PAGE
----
I recently wrote about the history of sumo, which is a Japanese style of wrestling that can be traced back through history to 23 B.C. While delving into the intricacies of the sport, I realized that its complicated history, and lack of international recognition, could really discourage somebody from seeing a match.
Sumo wrestling is Japan’s national sport for very good reasons – it’s exciting, complicated, unpredictable, and really fun to watch. Despite the number of Japanese fans and viewers dropping in recent years, sumo is still a fascinating piece of Japanese culture. It has the power to both enthrall and confuse foreigners who don’t yet know that it’s more than two large gentlemen fighting in what looks like nappy-thongs. It’s worth seeing a sumo match in Japan even if you don’t follow the sport, but deciding which matches to see and how to choose the right seats or tickets can be complicated, so we’re going to break it all down for you with these top tips.
Before we share our wealth of sumo knowledge, let’s give you a little breakdown of what sumo wrestling is.
What is sumo wrestling?
You can find out more about the history and intricacies of sumo wrestling here, but if you don’t have time to read it here are the basics. Sumo is a style of wrestling that has been practiced in Japan for around 1000 years (that we can accurately and historically say for sure). It has deep spiritual roots, with many if not all of the rituals used today originating in Shinto practice. When you watch a sumo tournament you’ll notice that the movements are regimented and repeated with each match which in my opinion is even more fascinating when you consider they’ve been doing those same movements for over 1000 years.
The word sumo means “striking one another”, which describes a sumo match relatively well. Wrestlers enter the circular ring known as the dohyo, and after several rituals such as stomping the feet and throwing salt in the ring, they “fight” each other until one sumo is forced to touch the ground with anything other than the soles of his feet. A sumo wrestler can also win a match by forcing his opponent out of the ring. Bouts last a very short amount of time (seconds to a minute or so on average), especially when compared to the amount of preparation that goes into each match, but that only serves to increase the excitement.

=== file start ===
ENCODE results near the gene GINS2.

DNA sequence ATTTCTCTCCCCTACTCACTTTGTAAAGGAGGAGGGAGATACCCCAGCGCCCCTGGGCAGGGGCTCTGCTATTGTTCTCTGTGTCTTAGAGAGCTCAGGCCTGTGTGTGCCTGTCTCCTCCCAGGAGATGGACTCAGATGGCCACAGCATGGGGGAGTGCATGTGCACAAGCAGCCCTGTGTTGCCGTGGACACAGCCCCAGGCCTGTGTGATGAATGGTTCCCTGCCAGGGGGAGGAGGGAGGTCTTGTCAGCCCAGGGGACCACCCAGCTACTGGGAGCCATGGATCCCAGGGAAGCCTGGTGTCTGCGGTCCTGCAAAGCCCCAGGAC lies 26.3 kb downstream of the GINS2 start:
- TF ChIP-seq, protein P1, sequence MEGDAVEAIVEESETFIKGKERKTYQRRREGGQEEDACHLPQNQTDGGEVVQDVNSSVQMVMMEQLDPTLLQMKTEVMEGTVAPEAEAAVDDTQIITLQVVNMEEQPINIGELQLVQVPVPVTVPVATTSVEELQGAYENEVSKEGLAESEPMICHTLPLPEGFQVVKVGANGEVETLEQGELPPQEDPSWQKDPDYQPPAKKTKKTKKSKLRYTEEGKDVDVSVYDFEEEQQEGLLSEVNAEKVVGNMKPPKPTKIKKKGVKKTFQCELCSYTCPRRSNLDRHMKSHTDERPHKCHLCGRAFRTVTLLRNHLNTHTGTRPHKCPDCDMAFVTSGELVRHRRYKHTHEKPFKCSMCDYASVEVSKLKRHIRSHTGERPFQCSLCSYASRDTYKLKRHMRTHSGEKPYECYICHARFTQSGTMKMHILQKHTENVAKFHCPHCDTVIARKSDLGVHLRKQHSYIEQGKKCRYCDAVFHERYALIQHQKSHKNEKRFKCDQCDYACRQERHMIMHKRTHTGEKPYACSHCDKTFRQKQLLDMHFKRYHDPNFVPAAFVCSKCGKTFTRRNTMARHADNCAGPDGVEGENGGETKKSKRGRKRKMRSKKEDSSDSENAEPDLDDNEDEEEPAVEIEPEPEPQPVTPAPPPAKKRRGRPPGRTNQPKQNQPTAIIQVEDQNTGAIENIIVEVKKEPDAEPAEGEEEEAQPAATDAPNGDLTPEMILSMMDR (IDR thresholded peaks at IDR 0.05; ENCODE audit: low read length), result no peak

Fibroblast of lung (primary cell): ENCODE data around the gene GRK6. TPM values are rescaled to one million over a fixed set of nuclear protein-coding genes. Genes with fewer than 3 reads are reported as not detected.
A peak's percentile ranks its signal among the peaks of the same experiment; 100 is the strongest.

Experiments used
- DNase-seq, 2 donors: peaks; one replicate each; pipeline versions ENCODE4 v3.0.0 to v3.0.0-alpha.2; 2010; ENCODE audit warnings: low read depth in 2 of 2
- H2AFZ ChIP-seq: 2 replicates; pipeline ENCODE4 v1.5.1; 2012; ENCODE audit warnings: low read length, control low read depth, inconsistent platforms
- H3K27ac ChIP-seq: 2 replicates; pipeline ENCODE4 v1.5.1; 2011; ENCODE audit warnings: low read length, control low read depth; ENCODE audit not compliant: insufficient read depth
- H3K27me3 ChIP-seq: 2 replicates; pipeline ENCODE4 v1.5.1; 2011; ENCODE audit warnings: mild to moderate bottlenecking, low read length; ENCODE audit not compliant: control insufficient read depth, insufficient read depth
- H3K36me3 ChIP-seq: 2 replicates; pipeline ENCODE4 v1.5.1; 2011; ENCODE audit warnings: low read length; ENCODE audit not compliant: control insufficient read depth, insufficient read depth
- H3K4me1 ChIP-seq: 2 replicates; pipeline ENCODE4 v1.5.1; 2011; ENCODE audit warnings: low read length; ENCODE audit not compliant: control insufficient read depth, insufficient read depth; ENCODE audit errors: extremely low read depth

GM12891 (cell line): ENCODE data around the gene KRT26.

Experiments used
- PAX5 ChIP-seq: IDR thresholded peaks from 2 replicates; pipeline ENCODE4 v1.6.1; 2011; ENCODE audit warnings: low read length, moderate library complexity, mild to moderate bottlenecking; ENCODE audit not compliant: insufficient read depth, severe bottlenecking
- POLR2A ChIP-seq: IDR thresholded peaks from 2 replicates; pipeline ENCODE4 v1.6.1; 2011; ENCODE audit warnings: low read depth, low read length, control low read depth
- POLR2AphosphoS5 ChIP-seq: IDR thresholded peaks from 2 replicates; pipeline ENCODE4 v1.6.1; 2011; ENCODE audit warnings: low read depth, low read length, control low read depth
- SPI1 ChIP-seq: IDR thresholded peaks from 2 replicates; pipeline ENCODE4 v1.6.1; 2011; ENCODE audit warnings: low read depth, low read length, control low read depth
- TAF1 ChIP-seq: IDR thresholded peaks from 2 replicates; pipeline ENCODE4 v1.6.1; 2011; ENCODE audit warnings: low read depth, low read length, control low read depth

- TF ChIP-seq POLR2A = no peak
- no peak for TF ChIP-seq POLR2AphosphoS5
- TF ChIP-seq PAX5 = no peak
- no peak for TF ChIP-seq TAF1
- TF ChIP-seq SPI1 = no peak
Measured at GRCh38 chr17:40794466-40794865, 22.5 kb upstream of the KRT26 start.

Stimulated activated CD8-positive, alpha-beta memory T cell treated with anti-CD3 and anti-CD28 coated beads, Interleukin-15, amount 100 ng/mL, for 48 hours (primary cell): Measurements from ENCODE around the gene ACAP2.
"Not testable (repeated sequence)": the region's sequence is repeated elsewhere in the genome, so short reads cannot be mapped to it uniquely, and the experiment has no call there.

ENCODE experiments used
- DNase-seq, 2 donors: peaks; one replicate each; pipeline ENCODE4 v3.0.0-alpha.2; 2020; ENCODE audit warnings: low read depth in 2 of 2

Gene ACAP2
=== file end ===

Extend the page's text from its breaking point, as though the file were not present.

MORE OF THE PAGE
There are no weight requirements. Instead, wrestlers are divided according to their skill level and how many matches they’ve won previously. There are many different divisions (we’ll discuss them in detail shortly), tournaments last two weeks, and are held 6 times a year, which means there are plenty of opportunities to see some sumo during your trip to Japan, you just need to pick a time of year that coincides with a tournament (which is easy enough to do, considering the tournaments are held at the same time every year.
Let’s get into six different tips for seeing sumo while you’re in Japan.
1. Book your trip around the sumo schedule
While sumo wrestlers train all year round, their main tournaments (honbasho) happen six times a year and last for two weeks (which means plenty of opportunities to catch a match). The tournaments are organized by the Japan Sumo Association, who also decide which wrestling hopefuls get to train as sumo wrestlers each year. They’re also in the same places each year, so if you want to plan ahead and ensure you catch a bit of sumo, you can choose your flights based on the same dates every year.
|January||Hatsu Basho||Tokyo||Ryogoku Kokugikan||1st/2nd Sunday|
|March||Haru Basho||Osaka||Osaka Prefectural Gymnasium||2nd Sunday|
|May||Natsu Basho||Tokyo||Ryogoku Kokugikan||2nd Sunday|
|July||Nagoya Basho||Nagoya||Aichi Prefectural Gymnasium||1st/2nd Sunday|
|September||Aki Basho||Tokyo||Ryogoku Kokugikan||2nd Sunday|
|November||Kyushu Basho||Fukuoka||Fukuoka Kokusai Centre||2nd Sunday|